Chocolate

If you've ever found yourself ransacking your pantry shelves late at night, furiously searching for a stray M&M like a rabid squirrel that accidentally got into the kitchen, or been guilty of cracking into the unsweetened baking chocolate, don't feel bad — there may actually be a scientific reason why.

As it turns out, rabid squirrels, drug addicts, and chocolate lovers all have one thing in common: They crave surges of the pleasure-giving chemical dopamine in their brains, and eating chocolate produces these feel-good neurotransmitters in spades. While scientists originally speculated that chocolate contained compounds that stimulated dopamine production directly, a study proved that eating the chemical components of chocolate on their own didn't trigger the same satisfied response. Test subjects actually had to eat the chocolate itself, which indicates that there also may be an emotional component to your craving the sweet stuff.

Cheese

We Americans love our cheese. But according to the Physicians Committee for Responsible Medicine (via One Green Planet), we're eating entirely too much of it. "Americans eat more than 33 pounds of cheese per person per year — three times more than they did in 1970 — and our country is more obese than ever … Cheese is a high-calorie product loaded with fat, sodium, and cholesterol. Typical cheeses are 70 percent fat. And the type of fat they contain is mainly saturated ("bad") fat."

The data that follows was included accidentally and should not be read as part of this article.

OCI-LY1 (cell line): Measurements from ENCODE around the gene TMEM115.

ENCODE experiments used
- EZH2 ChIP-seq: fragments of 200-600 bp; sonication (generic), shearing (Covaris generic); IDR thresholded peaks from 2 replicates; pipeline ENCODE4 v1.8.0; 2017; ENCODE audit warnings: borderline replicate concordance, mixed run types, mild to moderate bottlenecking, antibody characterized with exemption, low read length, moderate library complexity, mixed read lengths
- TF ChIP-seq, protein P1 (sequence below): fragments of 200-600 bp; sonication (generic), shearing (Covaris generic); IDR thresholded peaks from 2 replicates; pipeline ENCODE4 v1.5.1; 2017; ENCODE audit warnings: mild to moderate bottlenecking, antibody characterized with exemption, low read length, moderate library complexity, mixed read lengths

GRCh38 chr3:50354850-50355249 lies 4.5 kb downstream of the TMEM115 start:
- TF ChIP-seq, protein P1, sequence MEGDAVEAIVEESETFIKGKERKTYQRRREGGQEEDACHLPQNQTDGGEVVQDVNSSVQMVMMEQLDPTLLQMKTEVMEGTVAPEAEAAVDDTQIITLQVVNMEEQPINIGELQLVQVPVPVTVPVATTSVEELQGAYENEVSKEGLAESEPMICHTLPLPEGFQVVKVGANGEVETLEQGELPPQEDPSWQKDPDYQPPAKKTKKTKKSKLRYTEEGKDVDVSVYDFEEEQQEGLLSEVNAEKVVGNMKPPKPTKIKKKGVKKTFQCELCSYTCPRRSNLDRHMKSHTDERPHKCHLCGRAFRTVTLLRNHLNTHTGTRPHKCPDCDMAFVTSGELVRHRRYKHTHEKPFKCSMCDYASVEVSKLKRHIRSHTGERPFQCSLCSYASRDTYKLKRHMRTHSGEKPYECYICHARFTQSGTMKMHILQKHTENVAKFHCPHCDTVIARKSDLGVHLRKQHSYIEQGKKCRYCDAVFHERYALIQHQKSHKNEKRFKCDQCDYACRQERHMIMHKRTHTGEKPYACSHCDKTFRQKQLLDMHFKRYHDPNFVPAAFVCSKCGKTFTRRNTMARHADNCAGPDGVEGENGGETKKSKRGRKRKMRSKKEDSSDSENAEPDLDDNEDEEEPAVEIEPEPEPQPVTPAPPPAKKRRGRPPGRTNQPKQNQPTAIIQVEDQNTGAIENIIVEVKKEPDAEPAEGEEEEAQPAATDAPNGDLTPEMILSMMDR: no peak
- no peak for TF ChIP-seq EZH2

Cheese intake is at an all-time high, with chains like Domino's Pizza leading the charge into our high-cholesterol, obese futures. According to an article published in The New York Times, when the company tweaked its pizza formula to include 40 percent more cheese on their pies, business boomed… but so did our waistlines. Just one slice provides two-thirds of the recommended daily allowance for saturated fat, which sounds like the most delicious way to break a resolution we can think of. 

Bacon

You know how pork chops are delicious, right? Well, what if we told you that if you took thin-cut, fatty slices from the belly of a pig, cured them in salt, and then sizzled them in a hot skillet they would turn into crispy, crackly, crunchy scraps of porcine perfection? That's bacon.

Whether built into a perfectly balanced BLT or tucked discreetly into an already-decadent burger, the craving for a perfect piece of bacon can be profoundly overpowering. In fact, the average American consumes just over 18 pounds of bacon per year, while one study claimed that 43 percent of Canadians would choose bacon over sex, because who even knows what those people are doing up there. According to AsapScience, when you cook bacon, the melting fats and sugars release around 150 "volatile organic compounds" that fill the air and make you want bacon even more.

Whether you fry it, bake it, broil it, microwave it, or forgo sex for it, one thing is abundantly clear: When the smell of sizzling bacon comes wafting through your kitchen, your New Year's resolutions are history.